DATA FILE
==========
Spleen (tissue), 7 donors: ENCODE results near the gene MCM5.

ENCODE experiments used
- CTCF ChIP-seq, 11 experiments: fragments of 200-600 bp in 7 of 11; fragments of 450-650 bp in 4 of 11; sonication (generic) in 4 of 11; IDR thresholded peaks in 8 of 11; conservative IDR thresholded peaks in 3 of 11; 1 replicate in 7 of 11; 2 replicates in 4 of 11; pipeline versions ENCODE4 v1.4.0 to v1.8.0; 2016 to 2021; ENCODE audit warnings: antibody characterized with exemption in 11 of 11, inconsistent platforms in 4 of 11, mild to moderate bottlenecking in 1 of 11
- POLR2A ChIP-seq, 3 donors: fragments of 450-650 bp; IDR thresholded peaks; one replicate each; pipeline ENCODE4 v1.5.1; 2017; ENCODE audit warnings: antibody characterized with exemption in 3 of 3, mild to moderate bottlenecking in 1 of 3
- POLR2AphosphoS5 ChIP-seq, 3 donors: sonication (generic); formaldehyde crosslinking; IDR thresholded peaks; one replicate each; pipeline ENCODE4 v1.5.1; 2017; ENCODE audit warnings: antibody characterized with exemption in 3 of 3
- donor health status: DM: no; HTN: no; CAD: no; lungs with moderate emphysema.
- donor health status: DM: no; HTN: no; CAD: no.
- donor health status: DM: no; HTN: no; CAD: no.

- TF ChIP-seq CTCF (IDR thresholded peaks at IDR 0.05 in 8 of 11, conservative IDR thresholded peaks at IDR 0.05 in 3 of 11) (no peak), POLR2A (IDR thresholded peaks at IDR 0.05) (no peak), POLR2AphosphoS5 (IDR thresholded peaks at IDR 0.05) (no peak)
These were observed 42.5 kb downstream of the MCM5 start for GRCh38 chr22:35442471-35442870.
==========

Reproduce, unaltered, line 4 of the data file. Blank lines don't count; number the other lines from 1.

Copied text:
- POLR2A ChIP-seq, 3 donors: fragments of 450-650 bp; IDR thresholded peaks; one replicate each; pipeline ENCODE4 v1.5.1; 2017; ENCODE audit warnings: antibody characterized with exemption in 3 of 3, mild to moderate bottlenecking in 1 of 3